LSU College of Science: How did you learn to process astronomy pictures? What advice would you have for someone that would like to pursue this hobby?
Connor: Lots and lots of reading on my own time, and lots and lots of trial and error. I have probably processed well over 500 astro-images by this point in my life, a lot of them weren’t even my own. When I didn’t have images of my own to practice with when I first began, I would find publicly available datasets online and practice with them. The main advice I would give someone looking to pursue this hobby would be do as much research as you can before you buy anything, and upgrade slowly. There is nothing worse than spending a few thousand dollars on equipment that you never want to go out with and use. Start small with a DSLR camera, and eventually move up to a telescope and a tracking mount.
LSU College of Science: What equipment do you use?
Connor: I am rather fortunate as I work with an observatory located in New Mexico that has given me a wide range of set ups totaling hundreds of thousands of dollars. However back at home, I’ve used small refractors like the William Optics Star71 in conjunction with a Canon 6D and Orion Sirius EQ mount for deep space photography. For SLAP (Solar, Lunar, and Planetary) I use an 8” ACF scope from Meade. Lastly, for widefield images such as of the Milky Way, I currently use a Canon 7D mkII with a Sigma 18-35mm f/1.8 lens.
For anyone looking to get into astrophotography, I would recommend they begin with widefield images. They are by far the cheapest and easiest to take. All they require is a normal DSLR camera, no fancy tripod, lenses, or filters. A great resource for beginners is https://www.lonelyspeck.com/ which offers great guides that are a “crash course” to widefield imaging.
LSU College of Science: Since the Earth is rotating while you are imaging, how do you continuously track the object in the sky?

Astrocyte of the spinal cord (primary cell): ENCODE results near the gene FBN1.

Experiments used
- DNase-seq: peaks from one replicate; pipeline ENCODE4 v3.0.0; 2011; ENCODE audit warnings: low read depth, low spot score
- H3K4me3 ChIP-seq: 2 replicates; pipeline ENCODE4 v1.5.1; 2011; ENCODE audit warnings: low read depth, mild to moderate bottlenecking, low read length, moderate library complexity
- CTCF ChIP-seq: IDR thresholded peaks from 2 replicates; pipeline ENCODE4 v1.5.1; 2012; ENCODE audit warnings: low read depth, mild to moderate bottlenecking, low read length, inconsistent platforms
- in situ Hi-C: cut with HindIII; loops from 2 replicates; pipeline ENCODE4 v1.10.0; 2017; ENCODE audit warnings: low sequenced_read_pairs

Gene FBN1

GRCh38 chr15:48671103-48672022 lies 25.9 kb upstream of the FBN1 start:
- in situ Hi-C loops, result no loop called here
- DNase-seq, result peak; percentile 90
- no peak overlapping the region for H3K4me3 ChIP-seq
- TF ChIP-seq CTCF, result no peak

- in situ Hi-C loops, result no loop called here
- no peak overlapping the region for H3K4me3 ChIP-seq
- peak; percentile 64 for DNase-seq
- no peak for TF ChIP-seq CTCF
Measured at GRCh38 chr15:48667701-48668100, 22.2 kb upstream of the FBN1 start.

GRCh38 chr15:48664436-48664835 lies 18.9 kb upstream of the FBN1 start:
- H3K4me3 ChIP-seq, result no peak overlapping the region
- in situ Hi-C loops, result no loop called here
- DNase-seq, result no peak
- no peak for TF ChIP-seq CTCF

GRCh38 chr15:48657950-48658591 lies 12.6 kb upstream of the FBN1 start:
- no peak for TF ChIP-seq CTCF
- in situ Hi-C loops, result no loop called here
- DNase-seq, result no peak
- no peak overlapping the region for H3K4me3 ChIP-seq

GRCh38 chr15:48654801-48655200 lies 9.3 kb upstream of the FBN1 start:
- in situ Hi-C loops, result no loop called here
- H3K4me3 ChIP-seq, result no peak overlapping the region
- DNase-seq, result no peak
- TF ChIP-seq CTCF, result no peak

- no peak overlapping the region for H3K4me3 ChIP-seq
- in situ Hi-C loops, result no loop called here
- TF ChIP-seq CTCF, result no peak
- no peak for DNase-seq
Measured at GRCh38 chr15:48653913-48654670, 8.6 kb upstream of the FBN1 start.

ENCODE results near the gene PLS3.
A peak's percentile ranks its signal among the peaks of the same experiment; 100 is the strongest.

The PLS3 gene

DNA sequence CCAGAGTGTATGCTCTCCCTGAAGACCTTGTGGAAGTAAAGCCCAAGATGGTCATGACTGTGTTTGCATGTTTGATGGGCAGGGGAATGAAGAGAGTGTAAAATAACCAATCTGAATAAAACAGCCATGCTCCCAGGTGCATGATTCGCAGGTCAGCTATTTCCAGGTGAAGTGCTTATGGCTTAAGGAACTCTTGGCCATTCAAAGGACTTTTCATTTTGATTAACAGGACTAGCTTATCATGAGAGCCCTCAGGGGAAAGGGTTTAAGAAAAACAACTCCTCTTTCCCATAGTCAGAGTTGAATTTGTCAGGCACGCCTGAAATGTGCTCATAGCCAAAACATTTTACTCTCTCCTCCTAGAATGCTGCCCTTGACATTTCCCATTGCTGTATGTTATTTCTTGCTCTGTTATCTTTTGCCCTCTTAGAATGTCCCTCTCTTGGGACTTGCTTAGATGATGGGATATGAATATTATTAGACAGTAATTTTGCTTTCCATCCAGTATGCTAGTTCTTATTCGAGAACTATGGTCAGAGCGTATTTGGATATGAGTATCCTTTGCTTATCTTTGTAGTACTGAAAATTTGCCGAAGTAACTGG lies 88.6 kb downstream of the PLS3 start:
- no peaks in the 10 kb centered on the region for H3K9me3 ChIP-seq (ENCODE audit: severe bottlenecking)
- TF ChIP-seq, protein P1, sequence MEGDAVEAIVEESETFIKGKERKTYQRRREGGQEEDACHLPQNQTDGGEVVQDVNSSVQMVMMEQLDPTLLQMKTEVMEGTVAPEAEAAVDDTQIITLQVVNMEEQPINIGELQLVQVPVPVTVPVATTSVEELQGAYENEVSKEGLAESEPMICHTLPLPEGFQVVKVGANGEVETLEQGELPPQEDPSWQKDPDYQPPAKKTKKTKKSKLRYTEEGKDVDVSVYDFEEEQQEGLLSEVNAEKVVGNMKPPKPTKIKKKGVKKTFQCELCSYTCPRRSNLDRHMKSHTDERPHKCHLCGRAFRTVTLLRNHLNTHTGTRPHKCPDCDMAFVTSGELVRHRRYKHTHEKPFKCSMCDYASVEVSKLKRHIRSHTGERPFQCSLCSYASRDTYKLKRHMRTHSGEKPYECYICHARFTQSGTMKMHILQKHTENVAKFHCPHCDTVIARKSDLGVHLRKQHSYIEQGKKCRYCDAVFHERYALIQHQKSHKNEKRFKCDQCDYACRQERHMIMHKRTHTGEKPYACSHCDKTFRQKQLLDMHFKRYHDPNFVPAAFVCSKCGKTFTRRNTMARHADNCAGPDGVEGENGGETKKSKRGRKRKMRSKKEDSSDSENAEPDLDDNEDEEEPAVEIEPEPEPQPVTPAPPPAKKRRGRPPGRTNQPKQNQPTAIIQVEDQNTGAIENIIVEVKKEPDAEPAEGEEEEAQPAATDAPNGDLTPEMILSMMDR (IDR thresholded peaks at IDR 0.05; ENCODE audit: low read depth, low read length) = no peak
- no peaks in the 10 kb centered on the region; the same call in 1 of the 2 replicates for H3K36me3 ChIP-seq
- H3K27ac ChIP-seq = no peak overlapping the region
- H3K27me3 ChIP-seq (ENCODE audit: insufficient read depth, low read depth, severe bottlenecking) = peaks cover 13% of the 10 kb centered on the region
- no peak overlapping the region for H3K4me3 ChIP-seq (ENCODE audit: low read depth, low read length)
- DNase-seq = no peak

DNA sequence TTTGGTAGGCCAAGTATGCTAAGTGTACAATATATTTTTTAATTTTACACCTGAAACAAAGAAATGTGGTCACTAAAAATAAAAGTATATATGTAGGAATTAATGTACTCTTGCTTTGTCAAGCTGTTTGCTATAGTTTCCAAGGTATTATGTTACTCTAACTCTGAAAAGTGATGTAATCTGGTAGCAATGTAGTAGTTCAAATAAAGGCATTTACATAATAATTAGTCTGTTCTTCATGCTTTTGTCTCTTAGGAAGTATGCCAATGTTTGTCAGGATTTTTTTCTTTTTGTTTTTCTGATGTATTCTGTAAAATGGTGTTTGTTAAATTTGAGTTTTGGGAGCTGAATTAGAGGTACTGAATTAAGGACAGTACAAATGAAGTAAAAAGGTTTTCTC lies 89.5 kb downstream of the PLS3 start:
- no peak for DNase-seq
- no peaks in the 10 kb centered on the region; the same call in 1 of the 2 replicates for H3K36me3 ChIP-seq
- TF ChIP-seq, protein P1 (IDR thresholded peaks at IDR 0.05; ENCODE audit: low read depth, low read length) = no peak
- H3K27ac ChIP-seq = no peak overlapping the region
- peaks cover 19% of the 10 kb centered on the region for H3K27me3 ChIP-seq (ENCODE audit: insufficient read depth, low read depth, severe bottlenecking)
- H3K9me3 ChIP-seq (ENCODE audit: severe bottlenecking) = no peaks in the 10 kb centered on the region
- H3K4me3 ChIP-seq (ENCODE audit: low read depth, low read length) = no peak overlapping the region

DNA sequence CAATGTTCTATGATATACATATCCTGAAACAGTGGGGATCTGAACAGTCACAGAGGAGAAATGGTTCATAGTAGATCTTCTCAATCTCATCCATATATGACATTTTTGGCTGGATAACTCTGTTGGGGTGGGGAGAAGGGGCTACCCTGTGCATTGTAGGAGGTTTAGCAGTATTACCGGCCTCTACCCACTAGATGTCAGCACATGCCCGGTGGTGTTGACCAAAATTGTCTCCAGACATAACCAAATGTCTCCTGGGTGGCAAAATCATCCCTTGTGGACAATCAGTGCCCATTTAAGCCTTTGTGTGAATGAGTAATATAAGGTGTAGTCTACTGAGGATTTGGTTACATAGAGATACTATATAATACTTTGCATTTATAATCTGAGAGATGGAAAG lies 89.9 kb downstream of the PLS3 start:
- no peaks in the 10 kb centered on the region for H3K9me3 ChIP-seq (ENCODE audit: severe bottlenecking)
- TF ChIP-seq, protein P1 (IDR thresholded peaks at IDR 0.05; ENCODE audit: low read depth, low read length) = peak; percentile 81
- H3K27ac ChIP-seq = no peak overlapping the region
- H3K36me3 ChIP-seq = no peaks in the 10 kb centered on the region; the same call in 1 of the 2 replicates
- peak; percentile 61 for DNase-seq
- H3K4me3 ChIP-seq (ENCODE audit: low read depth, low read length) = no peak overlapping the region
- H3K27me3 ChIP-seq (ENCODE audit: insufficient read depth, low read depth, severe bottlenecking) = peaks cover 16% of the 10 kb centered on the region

Connor: A German equatorial mount. They’re very precise. The mount is the most expensive part of a setup. If you’re taking a 10-minute exposure, a slight movement will ruin your image. The way it works is that you align it with Polaris and then it just rotates with the sky. It moves at a constant rate all night.
An advanced technique I use is attaching a secondary camera and telescope to the first telescope. The secondary camera is hooked to the mount and looks at the same spot that I’m trying to image. I pick a starting location within the field of view and track that star with an x-y coordinate. If it drifts from the x-y coordinate, it corrects itself. It gives a more stable picture than using just a mount. The mount left unguided would eventually start to trail a certain way or have some small errors in the gears that could throw off your image. This technique ensures a more crisp picture.
LSU College of Science: How does astrophotography relate to your undergraduate and graduate degrees?
Connor: For my graduate degree, I research planetary science. Many of the techniques I use in my own imaging has been applied to satellites found orbiting Mars. This gives me a better idea as to how these images are captured, and what some of the best ways to manipulate the data captured would be.
LSU College of Science: What advice do you have for a student wishing to pursue a degree in geology or planetary science at LSU?
Connor: My main advice would be to do what interests you. Don’t just do something just because. Finding something you enjoy about geology or planetary science and focusing on it will lead to a much less stressful time when it comes to learning new things and you will find yourself more excited to learn these things, rather than dreading them.